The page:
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Title: Shakespeare in Taiwan : struggle for cultural independence from Mainland China and Euro-America
Author: Chen, Shu-Fen
Awarding Body: The University of Manchester
Current Institution: University of Manchester
Date of Award: 1999
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The name of Shakespeare was already known in China by 1856, but it was not until 1902' that one of his plays, The Merchant of Venice, was performed by students in Shanghai. Since then Shakespeare's works have been frequently translated, produced and studied in China. Taiwan, being part of China in its cultural heritage, inevitably received Shakespeare in the Chinese manner, whether through translations, productions or critical and academic studies. This dissertation surveys the development of Shakespeare studies and production in Taiwan and makes use of first-hand experience of Shakespeare performance and of conversations with academics and directors in order to assess likely future developments. The purpose of the study is thus to examine how the Taiwanese received, translated, studied and produced Shakespeare in the past, how they are doing so at present and what they may do in the future. Among other things considered here is the possibility of presenting Shakespearean tragedy in an essentially Chinese or Taiwanese mode; that is, through a theatrical form which does not admit of the tragic in the Shakespearean sense of the word. Chapter One discusses the early Taiwanese reception of Shakespeare in the context of the history of modem drama in Taiwan, as a branch of Chinese drama but also as a form that developed under the influence of Japan. The second chapter introduces the background to the Taiwanese staging of Shakespeare's plays, focusing on the three main theatrical performing styles: Peking Opera (PO), Spoken Drama (SD), and Little Theatre (LT). The transition from SD to LT indicated a move from Chinese influence towards that of the United States of America. Chapter Three provides a historical survey of Shakespeare studies in Taiwan since the 1949 split from China. Earlier writing is discussed, followed by reference to the studies of various leading Shakespearean scholars who analyse Shakespeare's plays in terms of psychological analysis, feminism and political theory. Taiwanese theatre criticism is also Chapter Four looks at a Taiwanese Peking Opera staging of Macbeth (The Kingdom of Desire) in the traditional theatrical performing style ('Chinese style'), based on an earlier Japanese production. This provides an opportunity to discuss in more detail the possibility of reconciling two different views of dramatic art, technique and focus. Chapter Five examines a Taiwanese Spoken Drama staging of King Lear, a 'Western style' production although, in reality, an extension of Chinese productions. This introduces a discussion of 'alienation' techniques as a substitute for the dimensions of moral engagement and emotional 'catharsis' found in Shakespearean tragedy. Chapter Six discusses the future of Shakespeare in Taiwan. A mainland Chinese-based experience is recommended to help the Taiwanese accept Shakespeare, while it is argued that a new genuinely Taiwanese Shakespeare experience might possibly be formed by a combination of the Taiwanese Spoken Drama performing style and the Little Theatre experience. Translation and the problems observed by translators are described, with some suggestions for future approaches and strategies. Chapter Seven provides a brief conclusion by suggesting that Taiwan can now claim her own distinctive approach to the work of Shakespeare and, in so doing, make her own contribution to international Shakespeare criticism and to the theatre of the twenty-first century.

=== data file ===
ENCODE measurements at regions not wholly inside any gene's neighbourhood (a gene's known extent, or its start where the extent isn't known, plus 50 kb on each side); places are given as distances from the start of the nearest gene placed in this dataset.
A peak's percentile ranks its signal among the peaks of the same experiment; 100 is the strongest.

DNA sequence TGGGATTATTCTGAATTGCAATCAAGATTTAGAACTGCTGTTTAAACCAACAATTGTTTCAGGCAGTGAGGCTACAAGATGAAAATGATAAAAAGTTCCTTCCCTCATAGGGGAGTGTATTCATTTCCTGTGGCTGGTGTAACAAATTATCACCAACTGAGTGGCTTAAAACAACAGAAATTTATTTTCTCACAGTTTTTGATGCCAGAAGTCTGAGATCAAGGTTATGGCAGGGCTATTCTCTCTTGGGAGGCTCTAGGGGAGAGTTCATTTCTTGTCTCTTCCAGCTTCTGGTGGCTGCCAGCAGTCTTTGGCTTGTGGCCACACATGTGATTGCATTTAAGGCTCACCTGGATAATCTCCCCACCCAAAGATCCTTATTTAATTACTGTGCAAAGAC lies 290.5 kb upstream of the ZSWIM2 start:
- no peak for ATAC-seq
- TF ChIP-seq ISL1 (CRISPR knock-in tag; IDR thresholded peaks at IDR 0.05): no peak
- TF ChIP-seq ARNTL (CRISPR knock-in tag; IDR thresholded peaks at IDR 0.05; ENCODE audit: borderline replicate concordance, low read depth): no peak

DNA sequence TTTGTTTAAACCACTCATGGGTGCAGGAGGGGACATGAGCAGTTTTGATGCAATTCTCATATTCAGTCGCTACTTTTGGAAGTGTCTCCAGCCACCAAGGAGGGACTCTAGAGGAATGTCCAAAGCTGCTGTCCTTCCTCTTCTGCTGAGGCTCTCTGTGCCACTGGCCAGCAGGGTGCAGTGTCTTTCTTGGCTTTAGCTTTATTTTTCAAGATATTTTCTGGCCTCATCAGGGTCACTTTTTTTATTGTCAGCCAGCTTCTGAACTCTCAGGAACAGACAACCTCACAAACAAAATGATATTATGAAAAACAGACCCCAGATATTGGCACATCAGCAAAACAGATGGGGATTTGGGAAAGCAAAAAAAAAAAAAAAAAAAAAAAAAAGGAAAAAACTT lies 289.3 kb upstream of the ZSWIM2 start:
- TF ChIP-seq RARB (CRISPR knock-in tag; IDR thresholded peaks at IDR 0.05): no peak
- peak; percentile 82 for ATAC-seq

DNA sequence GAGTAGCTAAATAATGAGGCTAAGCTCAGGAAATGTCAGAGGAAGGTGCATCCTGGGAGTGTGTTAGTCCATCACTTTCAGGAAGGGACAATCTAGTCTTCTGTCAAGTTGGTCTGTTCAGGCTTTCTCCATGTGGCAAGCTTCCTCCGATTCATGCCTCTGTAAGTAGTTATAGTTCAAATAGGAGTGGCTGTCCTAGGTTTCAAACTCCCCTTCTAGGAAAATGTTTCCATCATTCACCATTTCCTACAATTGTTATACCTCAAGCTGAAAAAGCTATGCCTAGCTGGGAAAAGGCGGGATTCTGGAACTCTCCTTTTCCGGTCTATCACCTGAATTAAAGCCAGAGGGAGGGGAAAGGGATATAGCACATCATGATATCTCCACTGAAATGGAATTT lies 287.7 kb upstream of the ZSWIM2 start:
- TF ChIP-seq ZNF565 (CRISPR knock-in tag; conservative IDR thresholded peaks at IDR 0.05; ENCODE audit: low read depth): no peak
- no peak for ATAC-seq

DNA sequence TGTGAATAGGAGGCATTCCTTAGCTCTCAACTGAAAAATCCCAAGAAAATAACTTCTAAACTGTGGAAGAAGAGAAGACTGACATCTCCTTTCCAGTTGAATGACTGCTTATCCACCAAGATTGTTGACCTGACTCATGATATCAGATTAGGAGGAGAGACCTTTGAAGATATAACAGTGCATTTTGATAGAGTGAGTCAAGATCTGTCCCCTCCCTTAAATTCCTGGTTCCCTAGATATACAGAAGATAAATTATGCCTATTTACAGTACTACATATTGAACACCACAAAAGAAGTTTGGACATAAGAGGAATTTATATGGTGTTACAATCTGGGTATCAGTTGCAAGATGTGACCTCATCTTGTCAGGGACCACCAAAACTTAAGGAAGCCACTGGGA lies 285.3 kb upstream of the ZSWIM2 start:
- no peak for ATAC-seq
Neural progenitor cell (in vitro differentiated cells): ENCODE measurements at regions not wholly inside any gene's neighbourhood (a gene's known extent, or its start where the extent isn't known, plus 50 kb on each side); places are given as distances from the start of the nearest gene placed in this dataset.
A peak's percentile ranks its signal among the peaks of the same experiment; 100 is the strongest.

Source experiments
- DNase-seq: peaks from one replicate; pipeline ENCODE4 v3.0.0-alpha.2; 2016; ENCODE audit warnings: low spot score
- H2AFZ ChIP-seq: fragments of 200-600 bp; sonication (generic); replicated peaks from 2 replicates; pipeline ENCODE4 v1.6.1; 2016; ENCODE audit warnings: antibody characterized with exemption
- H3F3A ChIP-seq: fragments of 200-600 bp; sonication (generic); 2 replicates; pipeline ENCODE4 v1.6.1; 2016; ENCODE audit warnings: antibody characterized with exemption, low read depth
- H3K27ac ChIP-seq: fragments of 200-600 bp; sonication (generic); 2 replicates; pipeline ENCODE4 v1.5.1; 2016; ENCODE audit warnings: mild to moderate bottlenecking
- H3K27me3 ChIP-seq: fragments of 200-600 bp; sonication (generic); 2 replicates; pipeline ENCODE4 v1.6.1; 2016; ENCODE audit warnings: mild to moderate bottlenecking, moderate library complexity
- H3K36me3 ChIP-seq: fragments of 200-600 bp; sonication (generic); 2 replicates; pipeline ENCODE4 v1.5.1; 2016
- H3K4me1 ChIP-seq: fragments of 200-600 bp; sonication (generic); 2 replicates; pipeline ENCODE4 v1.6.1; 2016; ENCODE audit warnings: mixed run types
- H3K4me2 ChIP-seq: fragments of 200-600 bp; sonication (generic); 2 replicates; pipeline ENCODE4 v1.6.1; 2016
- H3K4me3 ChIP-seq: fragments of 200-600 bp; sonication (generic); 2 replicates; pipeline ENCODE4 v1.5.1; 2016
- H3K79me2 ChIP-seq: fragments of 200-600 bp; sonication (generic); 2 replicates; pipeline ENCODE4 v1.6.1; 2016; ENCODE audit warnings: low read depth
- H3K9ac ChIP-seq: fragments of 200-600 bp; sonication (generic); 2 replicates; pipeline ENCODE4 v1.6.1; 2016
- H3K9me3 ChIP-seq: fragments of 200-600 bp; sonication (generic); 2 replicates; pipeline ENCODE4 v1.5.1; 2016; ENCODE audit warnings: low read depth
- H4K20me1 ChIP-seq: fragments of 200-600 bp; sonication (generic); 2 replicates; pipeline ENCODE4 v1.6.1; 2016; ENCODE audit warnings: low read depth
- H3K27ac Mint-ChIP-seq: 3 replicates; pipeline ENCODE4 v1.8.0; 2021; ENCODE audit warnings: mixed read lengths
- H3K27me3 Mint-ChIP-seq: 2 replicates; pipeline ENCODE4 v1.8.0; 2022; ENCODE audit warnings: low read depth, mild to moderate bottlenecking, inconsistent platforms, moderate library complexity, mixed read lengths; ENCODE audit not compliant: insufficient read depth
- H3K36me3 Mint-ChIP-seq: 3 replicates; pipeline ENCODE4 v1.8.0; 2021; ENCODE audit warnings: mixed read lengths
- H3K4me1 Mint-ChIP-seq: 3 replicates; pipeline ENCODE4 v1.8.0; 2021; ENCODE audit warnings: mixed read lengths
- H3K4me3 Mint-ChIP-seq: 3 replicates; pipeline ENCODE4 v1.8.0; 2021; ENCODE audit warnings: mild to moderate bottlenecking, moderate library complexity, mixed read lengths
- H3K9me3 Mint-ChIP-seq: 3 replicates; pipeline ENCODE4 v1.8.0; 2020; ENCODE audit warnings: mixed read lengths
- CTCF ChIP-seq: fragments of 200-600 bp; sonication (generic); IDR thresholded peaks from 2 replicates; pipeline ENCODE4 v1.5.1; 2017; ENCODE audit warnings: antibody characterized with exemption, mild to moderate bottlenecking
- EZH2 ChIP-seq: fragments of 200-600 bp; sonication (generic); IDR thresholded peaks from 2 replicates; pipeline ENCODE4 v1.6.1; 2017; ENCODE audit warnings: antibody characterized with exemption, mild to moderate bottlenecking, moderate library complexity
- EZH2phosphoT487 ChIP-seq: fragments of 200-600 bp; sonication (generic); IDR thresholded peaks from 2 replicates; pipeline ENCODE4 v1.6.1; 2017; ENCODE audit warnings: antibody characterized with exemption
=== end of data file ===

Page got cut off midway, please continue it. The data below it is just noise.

Supervisor: Not available Sponsor: Not available
Qualification Name: Thesis (Ph.D.) Qualification Level: Doctoral
EThOS ID:  DOI: Not available